By Keith Wong
At right is a picture of Pennada Balarama Murthy taken six weeks after the accident that injured his right ankle. He still cannot put weight on that foot. Any reasonable person would say he should be on medical leave. Even prescribing light duty would not be appropriate since he can’t climb onto the lorry to go to work.
Below, this shipyard worker gives a diary-like account of the days immediately following the accident.
Friday, 14 August 2015:
2 pm: While walking on a gangway somewhere within Sembawang Shipyard, he steps on a loose welding electrode, slips and slides a few metres. Pain in the right ankle. Reports the accident to the safety officers of his company and the shipyard. “Company give pain spray and ointment,” he recalls. He is told to rest in the bicycle shed. Ankle swells very badly. Pain gets worse.
6pm: Finally a lorry comes, and he is taken to a small private clinic in the Admiralty area. Doctor takes an X-ray and prescribes some pain killers. Writes out a note for one day of medical leave (to cover today). No medical leave for tomorrow. Sent back to dorm. “My room on sixth floor,” he says. “Many man help to carry me.”
Saturday, 15 August 2015:
It’s a working day, but the supervisor knows better than to ask him to go to work. He rests alone in the dorm, but the pain soon becomes unbearable. Murthy calls his supervisor, and finally, at 6pm, the company sends a lorry around and takes him to West Point Hospital. Another X-ray is taken. Another MC is written out, for one day’s medical leave again (to cover today). Tomorrow will be Sunday. For Monday, the doctor writes out a Light Duty order. A follow-up appointment is scheduled for 18 August.
Sunday and Monday, 16 and 17 August 2015:
Murthy rests in his dorm. His friends help when they can, bringing food and water to him.
Tuesday, 18 August 2015:
Murthy is taken to West Point Hospital for the scheduled follow-up appointment, but the doctor is not there.
Wednesday, 19 August 2015:
Murthy goes to West Point Hospital again. This time, the doctor says the ankle needs to be operated on without delay. He arranges for surgery tomorrow morning at Parkway East Hospital, and tells the company representative to take Murthy there directly. A bed has been readied at Parkway to receive Murthy where he can be prepped for the operation overnight. Company refuses. “Company man tell doctor cannot 24 hour in hospital.” So Murthy is sent back to the dorm. No medical leave prescribed.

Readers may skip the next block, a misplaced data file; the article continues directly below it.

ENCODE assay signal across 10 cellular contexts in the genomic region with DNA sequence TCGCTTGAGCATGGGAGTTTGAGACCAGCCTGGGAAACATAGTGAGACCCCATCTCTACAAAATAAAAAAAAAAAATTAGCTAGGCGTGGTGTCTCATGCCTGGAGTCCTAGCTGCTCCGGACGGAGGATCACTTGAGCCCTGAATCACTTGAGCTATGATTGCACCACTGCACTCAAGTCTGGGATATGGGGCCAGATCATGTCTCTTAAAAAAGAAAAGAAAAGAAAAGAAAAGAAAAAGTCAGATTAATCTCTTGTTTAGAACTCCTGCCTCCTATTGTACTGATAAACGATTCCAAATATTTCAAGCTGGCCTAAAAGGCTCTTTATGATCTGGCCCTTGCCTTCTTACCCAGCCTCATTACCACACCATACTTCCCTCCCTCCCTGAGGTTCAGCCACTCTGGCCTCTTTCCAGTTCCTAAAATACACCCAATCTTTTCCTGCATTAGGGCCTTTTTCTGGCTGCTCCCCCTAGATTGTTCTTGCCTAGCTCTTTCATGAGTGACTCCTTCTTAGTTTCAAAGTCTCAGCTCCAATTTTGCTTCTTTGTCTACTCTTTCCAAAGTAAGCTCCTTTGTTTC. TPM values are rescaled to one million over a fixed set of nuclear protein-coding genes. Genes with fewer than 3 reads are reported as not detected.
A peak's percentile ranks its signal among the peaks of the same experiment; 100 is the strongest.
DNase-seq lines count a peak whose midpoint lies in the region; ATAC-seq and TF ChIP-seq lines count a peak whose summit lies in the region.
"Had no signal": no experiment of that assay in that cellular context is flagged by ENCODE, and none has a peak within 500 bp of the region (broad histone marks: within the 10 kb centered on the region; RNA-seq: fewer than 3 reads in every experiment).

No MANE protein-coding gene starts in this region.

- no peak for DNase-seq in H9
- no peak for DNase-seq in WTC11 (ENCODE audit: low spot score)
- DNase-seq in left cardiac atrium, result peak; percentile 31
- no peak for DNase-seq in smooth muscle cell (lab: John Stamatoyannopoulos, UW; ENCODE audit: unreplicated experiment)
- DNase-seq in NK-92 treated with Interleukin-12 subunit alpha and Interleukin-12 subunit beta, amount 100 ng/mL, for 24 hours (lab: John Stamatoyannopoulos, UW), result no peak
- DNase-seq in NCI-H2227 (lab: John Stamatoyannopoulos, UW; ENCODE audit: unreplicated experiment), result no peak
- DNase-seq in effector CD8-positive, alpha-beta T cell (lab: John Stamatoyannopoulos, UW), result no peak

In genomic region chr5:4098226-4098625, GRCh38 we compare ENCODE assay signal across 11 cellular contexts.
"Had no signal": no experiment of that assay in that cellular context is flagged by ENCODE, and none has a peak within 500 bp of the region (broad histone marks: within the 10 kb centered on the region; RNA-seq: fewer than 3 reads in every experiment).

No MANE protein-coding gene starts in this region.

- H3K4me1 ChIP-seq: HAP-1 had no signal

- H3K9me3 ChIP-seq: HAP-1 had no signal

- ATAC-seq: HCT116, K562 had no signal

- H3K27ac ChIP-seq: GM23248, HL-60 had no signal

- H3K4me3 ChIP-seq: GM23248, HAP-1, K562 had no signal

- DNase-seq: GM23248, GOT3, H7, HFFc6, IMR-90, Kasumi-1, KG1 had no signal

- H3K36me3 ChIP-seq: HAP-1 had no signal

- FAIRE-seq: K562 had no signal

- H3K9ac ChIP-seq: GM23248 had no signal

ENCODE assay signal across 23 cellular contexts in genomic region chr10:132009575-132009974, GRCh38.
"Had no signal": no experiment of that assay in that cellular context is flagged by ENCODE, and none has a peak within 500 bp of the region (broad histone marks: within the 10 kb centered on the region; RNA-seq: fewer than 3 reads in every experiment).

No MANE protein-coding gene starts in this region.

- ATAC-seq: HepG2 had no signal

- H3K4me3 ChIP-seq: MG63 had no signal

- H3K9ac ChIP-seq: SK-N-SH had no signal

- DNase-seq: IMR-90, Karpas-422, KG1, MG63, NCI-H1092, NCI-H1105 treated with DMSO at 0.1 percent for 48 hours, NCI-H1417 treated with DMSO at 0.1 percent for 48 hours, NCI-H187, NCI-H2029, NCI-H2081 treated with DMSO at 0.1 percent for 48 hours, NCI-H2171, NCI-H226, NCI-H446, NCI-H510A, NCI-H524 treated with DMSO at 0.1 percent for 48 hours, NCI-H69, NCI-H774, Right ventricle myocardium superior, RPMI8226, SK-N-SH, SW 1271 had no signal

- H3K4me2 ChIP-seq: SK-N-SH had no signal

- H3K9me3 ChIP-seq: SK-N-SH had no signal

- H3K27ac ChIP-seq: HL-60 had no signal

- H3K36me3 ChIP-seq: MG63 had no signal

Thursday, 20 August 2015:
Murthy is woken up before dawn and driven to West Point. From there, an ambulance takes him to Parkway East Hospital, where the operation goes smoothly. After the anaesthetic has worn off, Murthy is taken back to the dorm. Men carry him up six flights of stairs again. “Company not agree to let me stay in ward.”
No medical leave prescribed. “Only give me one week light duty,” he tells TWC2.
In fact, he would not get any more medical leave from the company doctors. Even at the follow-up appointments on 25 August and 1 September where his bandages were changed, “Safety [officer] tell doctor no need MC,” recounts Murthy.
The company was quite prepared to give Murthy the medical treatment he needed. It was quite content to let him rest in the dorm even if he did not have medical leave, but, as is clear from the above, just did not want doctors to make formal notes of medical leave. Likewise, it didn’t want Murthy to stay overnight in a ward.
To lay readers, it may not make much sense. But to those of us all too familiar with employers trying their utmost to circumvent the accident reporting system instituted by the Ministry of Manpower, it’s just one more tale among the hundreds we hear each year.
Around the second week of September, Murthy made his own way, crutches notwithstanding, to Tan Tock Seng Hospital. He has since filed a work injury compensation claim, which means that the Ministry of Manpower (MOM) is now aware that an accident occurred, resulting in a serious injury.
Will MOM now take the company to task for not reporting the accident? Will they look into how the company tried to circumvent the system? From the many similar cases TWC2 has seen, it doesn’t appear as if the ministry will.
How many other accidents have been successfully covered up? How does one improve work safety if attempts to cover up go unpunished?